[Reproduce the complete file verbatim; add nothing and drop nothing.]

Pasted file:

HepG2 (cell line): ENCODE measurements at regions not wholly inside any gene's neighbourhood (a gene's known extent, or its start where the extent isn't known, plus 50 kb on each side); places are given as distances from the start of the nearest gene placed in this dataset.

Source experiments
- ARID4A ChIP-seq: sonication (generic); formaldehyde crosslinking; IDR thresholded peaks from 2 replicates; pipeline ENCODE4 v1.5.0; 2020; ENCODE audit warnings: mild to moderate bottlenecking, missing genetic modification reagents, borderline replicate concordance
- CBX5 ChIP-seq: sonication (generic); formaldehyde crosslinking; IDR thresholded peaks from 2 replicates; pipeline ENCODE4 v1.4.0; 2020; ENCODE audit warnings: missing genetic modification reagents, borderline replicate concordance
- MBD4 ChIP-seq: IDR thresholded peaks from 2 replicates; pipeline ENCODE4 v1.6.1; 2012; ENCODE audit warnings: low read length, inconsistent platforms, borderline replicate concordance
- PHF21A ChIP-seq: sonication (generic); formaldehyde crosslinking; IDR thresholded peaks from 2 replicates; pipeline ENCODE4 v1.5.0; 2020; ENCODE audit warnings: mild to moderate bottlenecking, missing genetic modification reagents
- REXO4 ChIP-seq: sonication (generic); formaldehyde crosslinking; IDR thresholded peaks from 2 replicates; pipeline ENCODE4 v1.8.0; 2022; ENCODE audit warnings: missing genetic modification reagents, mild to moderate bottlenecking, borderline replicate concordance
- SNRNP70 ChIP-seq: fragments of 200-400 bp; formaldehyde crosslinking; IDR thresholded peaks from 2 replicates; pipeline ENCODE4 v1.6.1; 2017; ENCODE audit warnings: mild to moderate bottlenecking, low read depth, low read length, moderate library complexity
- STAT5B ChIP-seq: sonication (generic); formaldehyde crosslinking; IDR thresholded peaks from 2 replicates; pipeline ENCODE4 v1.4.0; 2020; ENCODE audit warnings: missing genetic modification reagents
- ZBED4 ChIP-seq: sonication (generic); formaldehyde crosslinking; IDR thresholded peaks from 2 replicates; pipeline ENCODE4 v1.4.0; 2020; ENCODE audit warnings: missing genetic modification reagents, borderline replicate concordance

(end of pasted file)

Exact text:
HepG2 (cell line): ENCODE measurements at regions not wholly inside any gene's neighbourhood (a gene's known extent, or its start where the extent isn't known, plus 50 kb on each side); places are given as distances from the start of the nearest gene placed in this dataset.

Source experiments
- ARID4A ChIP-seq: sonication (generic); formaldehyde crosslinking; IDR thresholded peaks from 2 replicates; pipeline ENCODE4 v1.5.0; 2020; ENCODE audit warnings: mild to moderate bottlenecking, missing genetic modification reagents, borderline replicate concordance
- CBX5 ChIP-seq: sonication (generic); formaldehyde crosslinking; IDR thresholded peaks from 2 replicates; pipeline ENCODE4 v1.4.0; 2020; ENCODE audit warnings: missing genetic modification reagents, borderline replicate concordance
- MBD4 ChIP-seq: IDR thresholded peaks from 2 replicates; pipeline ENCODE4 v1.6.1; 2012; ENCODE audit warnings: low read length, inconsistent platforms, borderline replicate concordance
- PHF21A ChIP-seq: sonication (generic); formaldehyde crosslinking; IDR thresholded peaks from 2 replicates; pipeline ENCODE4 v1.5.0; 2020; ENCODE audit warnings: mild to moderate bottlenecking, missing genetic modification reagents
- REXO4 ChIP-seq: sonication (generic); formaldehyde crosslinking; IDR thresholded peaks from 2 replicates; pipeline ENCODE4 v1.8.0; 2022; ENCODE audit warnings: missing genetic modification reagents, mild to moderate bottlenecking, borderline replicate concordance
- SNRNP70 ChIP-seq: fragments of 200-400 bp; formaldehyde crosslinking; IDR thresholded peaks from 2 replicates; pipeline ENCODE4 v1.6.1; 2017; ENCODE audit warnings: mild to moderate bottlenecking, low read depth, low read length, moderate library complexity
- STAT5B ChIP-seq: sonication (generic); formaldehyde crosslinking; IDR thresholded peaks from 2 replicates; pipeline ENCODE4 v1.4.0; 2020; ENCODE audit warnings: missing genetic modification reagents
- ZBED4 ChIP-seq: sonication (generic); formaldehyde crosslinking; IDR thresholded peaks from 2 replicates; pipeline ENCODE4 v1.4.0; 2020; ENCODE audit warnings: missing genetic modification reagents, borderline replicate concordance